City, News

Proposed bill looks to fill gaps in Logan Airport security

 

One thousand five hundred staff members at Boston Logan International Airport receive little to no emergency training. PHOTO BY CHLOE GRINBERG/ DAILY FREE PRESS STAFF

Major security loopholes have come to light at Boston Logan International Airport, prompting city officials and airport staff to push for preventative legislation Wednesday, according to a press release from the airport workers’ union, 32BJ SEIU.

32BJ SEIU has reported that 1,500 of Logan Airport’s most visible staff are required very little emergency preparedness training, or none at all, according to the release.

The Airport Emergency Training Bill, sponsored by Massachusetts Sen. Joseph Boncore and Rep. Adrian Madaro, would initiate legislation requiring staff working at Logan Airport to receive 40 hours of training in emergency preparedness, Madaro said.

“We saw what can happen with the lack of training recently with the active shooter incident in Fort Lauderdale,” Madaro said. “The people closest to that active shooter were baggage handlers and wheelchair attendants. They had no training as to what to do in an emergency situation and they fled and they added to the hysteria that was going on.”

Madaro said the public expects airport employees to know what to do in an emergency.

“There’s an expectation that anyone who’s wearing a uniform at an airport, whether they’re a state police officer or whether they’re a wheelchair attendant, that they’ll know how to respond in an emergency and what to do,” Madaro said.

Madaro said the large number of employees at Logan Airport who have no emergency preparedness training do not feel safe in their workplace.

“We all know airports can be targets, in my mind that means any employee at the airport should be prepared,” Madaro said. “I see this as a no-brainer piece of legislation.”

Boncore said the most alarming thing he had heard from airport employees was that their training on major safety features had come from other employees.

“There’s 100,000 travelers going through the airport every day, [and] there’s 1,500 workers,” Boncore said. “We don’t need an additional 1,500 people being hysterical and adding to the confusion if … something ever happens.”

Boncore said this program is already being piloted at Los Angeles International Airport and Fort Lauderdale-Hollywood International Airport and he wants to get ahead of any incidents before they could occur at Logan Airport.

“It’s important to be proactive in instituting some policies and changes at the airport,” Boncore said. “You never want to have to be reactive after a public safety event.”

Amity Paye, a spokesperson for 32BJ SEIU, said this bill would train employees who are currently encouraged to run and hide in emergencies to become active responders.

“They would be able to perform CPR if someone is injured immediately or they would be able to help direct passengers to exits and emergency spaces in the airport,” Paye said. “They would actually know where those spaces are and would just be able to generally keep everyone moving in ways that are safer.”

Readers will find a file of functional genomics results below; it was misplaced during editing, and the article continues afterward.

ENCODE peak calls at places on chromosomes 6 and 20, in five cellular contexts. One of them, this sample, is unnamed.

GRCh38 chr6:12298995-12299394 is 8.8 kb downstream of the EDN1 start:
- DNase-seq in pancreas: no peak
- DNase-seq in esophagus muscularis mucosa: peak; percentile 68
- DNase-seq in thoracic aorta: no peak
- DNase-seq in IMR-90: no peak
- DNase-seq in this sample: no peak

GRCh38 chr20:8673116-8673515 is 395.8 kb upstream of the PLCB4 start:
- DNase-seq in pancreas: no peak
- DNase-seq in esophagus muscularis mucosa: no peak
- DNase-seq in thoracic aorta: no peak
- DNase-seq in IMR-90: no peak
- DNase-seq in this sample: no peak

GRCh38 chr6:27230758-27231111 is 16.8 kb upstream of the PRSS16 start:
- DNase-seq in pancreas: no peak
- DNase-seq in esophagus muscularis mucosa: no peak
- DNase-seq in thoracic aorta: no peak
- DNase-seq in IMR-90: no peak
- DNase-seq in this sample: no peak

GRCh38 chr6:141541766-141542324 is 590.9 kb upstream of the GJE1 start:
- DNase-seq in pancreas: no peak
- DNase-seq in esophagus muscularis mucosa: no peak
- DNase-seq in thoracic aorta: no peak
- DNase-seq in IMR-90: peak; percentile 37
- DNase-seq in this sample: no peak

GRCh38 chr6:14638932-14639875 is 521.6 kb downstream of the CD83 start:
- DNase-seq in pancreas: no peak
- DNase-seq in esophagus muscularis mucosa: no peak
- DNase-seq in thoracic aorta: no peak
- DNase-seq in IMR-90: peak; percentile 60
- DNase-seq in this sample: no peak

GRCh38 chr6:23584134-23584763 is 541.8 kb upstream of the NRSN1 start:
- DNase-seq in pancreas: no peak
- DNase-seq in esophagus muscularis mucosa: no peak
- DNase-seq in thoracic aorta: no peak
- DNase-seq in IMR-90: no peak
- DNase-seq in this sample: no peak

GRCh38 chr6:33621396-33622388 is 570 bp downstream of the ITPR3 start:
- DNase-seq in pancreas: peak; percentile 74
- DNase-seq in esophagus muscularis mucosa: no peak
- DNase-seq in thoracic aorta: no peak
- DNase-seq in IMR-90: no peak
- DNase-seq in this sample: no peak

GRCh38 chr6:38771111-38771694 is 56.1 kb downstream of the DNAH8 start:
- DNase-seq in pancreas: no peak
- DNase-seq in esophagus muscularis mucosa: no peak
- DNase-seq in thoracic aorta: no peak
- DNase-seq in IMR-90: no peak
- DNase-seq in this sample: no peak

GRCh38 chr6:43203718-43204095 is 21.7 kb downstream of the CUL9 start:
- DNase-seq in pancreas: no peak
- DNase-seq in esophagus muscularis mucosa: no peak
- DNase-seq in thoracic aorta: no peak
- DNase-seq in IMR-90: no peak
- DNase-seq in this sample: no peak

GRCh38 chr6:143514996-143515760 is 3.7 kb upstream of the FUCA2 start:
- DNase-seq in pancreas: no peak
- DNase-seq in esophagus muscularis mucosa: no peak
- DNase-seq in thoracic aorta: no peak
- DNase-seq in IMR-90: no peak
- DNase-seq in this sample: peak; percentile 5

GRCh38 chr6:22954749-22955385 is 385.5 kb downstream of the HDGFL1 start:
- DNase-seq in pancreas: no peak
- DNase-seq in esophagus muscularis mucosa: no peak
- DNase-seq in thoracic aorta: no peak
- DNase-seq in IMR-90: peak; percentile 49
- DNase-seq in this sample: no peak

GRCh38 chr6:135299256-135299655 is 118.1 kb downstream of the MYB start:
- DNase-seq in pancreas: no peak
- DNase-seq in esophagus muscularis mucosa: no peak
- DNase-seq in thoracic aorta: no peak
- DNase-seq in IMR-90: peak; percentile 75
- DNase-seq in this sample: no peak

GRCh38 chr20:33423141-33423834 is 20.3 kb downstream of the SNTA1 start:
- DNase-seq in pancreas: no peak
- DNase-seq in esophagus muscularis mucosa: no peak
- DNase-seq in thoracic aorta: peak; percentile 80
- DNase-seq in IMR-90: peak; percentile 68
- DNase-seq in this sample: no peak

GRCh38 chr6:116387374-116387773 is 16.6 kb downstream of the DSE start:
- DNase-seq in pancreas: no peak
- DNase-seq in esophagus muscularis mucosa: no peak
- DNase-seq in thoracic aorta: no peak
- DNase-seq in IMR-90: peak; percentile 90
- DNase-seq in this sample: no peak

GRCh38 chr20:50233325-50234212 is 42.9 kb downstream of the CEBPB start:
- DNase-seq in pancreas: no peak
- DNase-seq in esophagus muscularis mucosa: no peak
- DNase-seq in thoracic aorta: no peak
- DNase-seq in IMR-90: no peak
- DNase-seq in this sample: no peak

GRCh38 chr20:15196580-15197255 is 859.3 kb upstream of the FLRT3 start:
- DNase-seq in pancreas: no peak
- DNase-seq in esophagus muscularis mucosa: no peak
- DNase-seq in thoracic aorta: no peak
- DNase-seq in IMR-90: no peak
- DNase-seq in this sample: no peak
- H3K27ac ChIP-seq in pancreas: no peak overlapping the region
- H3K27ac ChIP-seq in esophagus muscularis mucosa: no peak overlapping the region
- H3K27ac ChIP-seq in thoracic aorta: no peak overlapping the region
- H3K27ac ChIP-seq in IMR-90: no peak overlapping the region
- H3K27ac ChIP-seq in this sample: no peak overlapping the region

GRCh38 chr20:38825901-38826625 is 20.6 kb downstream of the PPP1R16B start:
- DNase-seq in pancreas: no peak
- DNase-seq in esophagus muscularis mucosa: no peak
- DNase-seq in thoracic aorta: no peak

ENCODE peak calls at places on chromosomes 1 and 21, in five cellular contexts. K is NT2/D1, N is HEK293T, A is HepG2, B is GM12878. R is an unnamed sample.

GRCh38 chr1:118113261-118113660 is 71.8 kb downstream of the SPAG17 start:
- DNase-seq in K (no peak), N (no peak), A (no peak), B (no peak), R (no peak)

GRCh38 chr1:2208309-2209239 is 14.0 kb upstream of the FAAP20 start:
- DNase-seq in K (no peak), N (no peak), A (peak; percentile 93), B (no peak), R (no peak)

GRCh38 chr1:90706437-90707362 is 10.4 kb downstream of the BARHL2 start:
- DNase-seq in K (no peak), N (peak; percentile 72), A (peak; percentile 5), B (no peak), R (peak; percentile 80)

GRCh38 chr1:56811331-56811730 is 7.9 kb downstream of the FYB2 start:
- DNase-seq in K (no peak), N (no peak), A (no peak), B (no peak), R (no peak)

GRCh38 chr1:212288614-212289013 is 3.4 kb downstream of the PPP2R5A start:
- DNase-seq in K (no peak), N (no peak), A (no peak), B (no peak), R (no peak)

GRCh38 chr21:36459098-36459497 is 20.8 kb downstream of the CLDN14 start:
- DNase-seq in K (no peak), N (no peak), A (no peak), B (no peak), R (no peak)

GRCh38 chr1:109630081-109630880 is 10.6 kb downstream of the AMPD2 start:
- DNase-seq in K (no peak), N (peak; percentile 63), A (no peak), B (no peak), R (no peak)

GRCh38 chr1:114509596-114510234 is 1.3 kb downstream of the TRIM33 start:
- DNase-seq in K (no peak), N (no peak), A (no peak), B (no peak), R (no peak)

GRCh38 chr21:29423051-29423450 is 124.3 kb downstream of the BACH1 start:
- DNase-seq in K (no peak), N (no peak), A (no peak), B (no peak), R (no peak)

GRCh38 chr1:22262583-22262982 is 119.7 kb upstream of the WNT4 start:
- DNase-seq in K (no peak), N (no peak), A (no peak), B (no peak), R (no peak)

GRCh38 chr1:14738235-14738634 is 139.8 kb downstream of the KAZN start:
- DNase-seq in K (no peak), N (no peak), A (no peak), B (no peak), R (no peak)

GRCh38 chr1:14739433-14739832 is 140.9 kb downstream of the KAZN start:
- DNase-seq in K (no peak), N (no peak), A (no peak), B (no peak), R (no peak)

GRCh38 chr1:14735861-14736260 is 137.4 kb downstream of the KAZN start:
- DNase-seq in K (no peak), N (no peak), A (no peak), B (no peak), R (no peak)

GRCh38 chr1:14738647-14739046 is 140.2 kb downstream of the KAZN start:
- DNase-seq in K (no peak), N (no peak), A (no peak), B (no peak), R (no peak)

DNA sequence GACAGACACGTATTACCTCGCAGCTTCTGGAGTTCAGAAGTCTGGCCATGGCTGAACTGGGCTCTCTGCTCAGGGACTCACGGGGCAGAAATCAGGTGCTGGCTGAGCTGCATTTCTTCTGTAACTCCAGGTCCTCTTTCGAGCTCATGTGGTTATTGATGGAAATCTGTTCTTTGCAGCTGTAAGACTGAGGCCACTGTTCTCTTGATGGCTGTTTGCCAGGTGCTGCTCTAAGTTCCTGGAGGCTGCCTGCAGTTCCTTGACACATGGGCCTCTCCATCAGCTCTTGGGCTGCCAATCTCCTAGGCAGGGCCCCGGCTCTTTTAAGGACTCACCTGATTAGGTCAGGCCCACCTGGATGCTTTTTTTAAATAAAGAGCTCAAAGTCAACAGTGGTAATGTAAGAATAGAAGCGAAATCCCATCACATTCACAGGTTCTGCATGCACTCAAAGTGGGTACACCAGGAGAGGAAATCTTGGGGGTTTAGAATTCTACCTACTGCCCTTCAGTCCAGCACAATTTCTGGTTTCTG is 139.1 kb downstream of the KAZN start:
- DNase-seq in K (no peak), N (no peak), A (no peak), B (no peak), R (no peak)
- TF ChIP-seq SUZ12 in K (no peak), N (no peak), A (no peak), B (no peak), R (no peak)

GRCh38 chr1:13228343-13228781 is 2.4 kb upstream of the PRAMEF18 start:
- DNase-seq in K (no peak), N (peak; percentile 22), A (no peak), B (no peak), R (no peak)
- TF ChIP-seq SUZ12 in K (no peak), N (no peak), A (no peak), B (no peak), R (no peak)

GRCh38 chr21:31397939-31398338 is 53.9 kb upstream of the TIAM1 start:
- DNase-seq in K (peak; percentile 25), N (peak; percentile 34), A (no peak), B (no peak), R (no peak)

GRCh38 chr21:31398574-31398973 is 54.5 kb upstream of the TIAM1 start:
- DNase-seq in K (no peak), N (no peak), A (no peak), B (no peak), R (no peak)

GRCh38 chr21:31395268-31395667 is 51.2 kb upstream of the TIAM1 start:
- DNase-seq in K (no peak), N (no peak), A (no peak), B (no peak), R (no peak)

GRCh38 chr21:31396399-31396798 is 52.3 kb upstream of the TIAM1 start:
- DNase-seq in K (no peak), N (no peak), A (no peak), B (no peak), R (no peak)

Paye said she commends Boncore and Madaro for taking the time to listen to the worker’s union and hear employees’ concerns on this issue.

“Both the senator and representative had spoken with airport workers in the past and this was one of the issues that was brought up during those meetings and during those conversations that they thought would be really important to address quickly,” Paye said.

Several Boston residents said they are alarmed employees are not already equipped to deal with emergency situations, and that the required training will prove beneficial.

Mirella Costa, 24, of Allston, said she was shocked to hear the people she trusts to protect her at the airport haven’t been properly trained to do so.

“If they’re taking care of the security they have to have training to protect the civilians,” Costa said. “This is the minimum they can do for security.”

Stephen John, 37, of Dorchester, said airport employees have the potential to face national security issues and therefore should be trained on how to handle them.

“Airport workers should be able to respond to any type of emergency,” John said. “It’s a matter of national security, so I definitely think these workers should be receiving this training. I can’t believe it wasn’t put into place before.”

Erin Meier, 33, of Allston, said terrorist threats will still exist even with security precautions but there should still be some level of preparedness amongst employees.

“I know America is a prime target for terrorism but terrorism is going to happen either way,” Meier said. “All in all, I’m glad that these regulations were put into place and I hope big airport security threats at Logan are reduced in the future because of the changes being made.”

Jordan Kimmel contributed to the reporting of this article.

One Comment

  1. Excellent move– although as stated, it’s a no-brainer – should not have required a legislative mandate … maybe that’s to get the funding.